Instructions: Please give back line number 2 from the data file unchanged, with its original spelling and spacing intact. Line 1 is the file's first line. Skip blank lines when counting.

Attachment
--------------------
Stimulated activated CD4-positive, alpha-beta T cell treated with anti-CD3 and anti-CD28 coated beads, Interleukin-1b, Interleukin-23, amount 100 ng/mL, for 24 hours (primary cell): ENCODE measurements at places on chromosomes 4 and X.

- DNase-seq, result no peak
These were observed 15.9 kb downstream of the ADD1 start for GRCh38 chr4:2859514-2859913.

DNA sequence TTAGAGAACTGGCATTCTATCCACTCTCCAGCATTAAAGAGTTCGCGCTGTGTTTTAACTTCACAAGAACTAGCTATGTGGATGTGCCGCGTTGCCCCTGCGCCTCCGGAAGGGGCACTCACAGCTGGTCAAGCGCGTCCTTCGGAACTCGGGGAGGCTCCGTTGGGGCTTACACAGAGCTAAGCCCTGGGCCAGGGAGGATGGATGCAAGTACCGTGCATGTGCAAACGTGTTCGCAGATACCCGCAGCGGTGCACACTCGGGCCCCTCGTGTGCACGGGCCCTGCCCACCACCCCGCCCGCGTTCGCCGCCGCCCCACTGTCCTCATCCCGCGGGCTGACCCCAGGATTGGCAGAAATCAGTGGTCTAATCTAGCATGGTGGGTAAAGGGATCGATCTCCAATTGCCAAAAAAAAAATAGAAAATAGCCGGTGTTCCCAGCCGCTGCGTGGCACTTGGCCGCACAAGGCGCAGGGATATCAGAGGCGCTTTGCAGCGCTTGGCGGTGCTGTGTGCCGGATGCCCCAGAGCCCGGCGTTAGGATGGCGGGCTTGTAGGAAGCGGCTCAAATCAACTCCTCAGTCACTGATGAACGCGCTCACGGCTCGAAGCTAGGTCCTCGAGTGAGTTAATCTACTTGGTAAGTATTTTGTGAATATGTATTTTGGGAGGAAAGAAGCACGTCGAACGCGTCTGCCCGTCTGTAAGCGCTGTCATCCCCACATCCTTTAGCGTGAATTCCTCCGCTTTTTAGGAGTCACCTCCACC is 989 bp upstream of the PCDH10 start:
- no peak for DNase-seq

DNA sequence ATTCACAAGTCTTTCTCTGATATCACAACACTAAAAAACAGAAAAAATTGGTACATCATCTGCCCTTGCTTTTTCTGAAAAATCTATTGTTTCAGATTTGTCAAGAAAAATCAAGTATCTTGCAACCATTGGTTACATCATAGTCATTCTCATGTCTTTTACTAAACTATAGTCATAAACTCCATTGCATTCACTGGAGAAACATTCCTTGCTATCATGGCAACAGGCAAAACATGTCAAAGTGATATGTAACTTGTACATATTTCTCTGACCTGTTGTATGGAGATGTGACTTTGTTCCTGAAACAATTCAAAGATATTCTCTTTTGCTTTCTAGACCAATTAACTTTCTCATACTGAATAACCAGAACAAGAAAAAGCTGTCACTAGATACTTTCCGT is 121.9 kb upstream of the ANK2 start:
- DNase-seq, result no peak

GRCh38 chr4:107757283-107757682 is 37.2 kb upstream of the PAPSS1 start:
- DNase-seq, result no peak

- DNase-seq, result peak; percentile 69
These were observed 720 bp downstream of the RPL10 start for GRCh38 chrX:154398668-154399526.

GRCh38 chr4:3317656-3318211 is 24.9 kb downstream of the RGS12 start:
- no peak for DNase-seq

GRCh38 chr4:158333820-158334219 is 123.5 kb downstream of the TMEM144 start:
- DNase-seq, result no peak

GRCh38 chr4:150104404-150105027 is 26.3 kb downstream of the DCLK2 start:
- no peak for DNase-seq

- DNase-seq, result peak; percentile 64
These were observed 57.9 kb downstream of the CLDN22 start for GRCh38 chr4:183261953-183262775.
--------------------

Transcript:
- DNase-seq, result no peak